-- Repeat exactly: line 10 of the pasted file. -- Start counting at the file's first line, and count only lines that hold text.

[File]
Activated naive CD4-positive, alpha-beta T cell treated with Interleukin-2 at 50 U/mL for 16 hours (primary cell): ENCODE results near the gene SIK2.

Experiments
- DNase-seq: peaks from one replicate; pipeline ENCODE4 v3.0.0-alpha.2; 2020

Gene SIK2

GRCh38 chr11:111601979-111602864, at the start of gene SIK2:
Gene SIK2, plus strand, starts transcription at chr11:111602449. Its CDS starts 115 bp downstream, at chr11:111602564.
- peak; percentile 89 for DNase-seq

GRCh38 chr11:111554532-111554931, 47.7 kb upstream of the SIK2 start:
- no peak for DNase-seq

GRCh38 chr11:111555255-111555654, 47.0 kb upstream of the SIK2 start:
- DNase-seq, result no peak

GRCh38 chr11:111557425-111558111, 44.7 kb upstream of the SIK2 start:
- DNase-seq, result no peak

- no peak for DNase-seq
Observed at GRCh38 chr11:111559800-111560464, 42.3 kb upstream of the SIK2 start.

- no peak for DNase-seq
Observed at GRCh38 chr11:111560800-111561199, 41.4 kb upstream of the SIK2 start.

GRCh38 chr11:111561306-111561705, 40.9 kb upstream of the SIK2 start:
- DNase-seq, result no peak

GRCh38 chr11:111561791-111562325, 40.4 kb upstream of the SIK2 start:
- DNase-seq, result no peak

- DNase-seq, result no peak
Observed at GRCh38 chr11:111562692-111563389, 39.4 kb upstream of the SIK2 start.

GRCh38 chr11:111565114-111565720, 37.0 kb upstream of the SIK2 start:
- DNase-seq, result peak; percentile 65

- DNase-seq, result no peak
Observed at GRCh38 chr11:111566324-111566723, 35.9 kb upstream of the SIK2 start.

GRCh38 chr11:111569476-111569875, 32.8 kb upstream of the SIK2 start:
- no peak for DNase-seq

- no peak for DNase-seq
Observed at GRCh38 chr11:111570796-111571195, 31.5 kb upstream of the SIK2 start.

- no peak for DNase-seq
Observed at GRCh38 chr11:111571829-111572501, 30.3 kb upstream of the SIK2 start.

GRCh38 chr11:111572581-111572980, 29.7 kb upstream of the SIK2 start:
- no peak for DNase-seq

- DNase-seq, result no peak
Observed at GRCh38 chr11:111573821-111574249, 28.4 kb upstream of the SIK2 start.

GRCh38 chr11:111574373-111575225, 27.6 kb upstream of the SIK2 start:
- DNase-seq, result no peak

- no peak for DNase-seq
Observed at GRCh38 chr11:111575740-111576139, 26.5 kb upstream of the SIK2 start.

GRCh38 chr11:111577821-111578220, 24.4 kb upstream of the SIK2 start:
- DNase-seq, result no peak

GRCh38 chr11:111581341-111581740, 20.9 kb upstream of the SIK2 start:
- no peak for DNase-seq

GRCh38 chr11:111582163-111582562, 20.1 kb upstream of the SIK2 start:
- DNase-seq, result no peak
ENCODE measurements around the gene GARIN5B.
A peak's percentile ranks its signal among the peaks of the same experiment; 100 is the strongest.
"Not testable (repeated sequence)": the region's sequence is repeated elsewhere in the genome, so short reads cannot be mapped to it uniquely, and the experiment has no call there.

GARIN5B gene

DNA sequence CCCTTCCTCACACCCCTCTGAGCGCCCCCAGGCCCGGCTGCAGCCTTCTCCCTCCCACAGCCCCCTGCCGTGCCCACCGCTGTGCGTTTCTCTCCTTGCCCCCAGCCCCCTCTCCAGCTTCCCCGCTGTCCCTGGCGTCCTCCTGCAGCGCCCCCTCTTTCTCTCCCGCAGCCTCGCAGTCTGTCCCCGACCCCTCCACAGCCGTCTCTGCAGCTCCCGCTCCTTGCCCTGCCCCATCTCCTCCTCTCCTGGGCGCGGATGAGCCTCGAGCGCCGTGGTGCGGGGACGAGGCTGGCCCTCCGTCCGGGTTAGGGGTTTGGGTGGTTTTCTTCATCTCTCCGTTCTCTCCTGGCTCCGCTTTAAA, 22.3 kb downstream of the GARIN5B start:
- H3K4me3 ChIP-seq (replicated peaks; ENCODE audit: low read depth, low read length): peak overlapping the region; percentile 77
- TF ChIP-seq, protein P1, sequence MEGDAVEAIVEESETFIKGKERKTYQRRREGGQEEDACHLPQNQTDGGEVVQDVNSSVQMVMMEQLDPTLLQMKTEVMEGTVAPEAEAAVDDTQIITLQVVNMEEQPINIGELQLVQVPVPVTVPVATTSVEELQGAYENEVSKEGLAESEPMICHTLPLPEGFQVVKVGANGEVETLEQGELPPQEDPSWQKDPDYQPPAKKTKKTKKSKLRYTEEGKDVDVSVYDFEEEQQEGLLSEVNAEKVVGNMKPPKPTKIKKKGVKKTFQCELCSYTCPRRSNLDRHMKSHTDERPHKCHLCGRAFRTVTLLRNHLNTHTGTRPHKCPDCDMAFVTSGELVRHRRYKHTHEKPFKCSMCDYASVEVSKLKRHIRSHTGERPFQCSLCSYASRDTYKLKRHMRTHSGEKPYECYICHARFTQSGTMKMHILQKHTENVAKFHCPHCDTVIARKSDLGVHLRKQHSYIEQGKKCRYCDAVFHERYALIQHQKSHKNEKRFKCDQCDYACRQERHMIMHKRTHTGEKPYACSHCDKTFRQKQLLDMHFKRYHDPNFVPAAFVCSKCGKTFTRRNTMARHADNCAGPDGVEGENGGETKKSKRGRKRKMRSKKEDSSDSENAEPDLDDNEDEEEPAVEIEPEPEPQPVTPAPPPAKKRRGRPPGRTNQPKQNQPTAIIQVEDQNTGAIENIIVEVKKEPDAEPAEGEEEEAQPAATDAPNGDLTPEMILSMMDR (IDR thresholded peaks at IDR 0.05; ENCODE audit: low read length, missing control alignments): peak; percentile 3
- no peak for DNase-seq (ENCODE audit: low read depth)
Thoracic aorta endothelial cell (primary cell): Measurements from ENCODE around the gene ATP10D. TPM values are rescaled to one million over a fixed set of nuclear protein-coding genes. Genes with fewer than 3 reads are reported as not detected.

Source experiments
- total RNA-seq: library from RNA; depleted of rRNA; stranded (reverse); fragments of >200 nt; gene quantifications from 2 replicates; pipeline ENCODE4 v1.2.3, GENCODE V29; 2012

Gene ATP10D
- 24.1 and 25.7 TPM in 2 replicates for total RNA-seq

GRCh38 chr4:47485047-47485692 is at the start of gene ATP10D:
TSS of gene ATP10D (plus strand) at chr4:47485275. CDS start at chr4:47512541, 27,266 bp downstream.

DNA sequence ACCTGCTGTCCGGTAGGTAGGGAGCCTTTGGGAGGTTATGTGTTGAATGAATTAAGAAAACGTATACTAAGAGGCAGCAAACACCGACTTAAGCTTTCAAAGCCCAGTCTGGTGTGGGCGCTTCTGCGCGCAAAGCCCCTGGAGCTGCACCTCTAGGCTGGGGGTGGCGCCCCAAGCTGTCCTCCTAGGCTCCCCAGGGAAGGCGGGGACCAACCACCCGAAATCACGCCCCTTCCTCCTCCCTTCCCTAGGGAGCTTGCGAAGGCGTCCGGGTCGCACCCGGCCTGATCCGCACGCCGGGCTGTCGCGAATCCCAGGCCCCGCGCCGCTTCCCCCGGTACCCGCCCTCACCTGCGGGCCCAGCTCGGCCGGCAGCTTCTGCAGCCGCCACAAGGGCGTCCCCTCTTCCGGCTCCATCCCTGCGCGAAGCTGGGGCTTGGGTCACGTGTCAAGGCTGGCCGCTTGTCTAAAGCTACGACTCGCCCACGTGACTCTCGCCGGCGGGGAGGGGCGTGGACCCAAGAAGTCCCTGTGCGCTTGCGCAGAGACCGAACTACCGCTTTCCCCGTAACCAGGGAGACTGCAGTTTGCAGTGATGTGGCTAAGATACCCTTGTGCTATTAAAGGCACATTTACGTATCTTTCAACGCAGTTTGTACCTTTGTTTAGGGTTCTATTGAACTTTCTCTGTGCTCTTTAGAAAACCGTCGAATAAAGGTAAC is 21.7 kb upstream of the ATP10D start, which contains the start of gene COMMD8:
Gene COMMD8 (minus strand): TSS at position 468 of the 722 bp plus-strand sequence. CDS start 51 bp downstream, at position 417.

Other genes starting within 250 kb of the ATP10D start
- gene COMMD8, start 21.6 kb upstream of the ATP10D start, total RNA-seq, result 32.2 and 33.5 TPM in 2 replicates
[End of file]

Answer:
GRCh38 chr11:111555255-111555654, 47.0 kb upstream of the SIK2 start: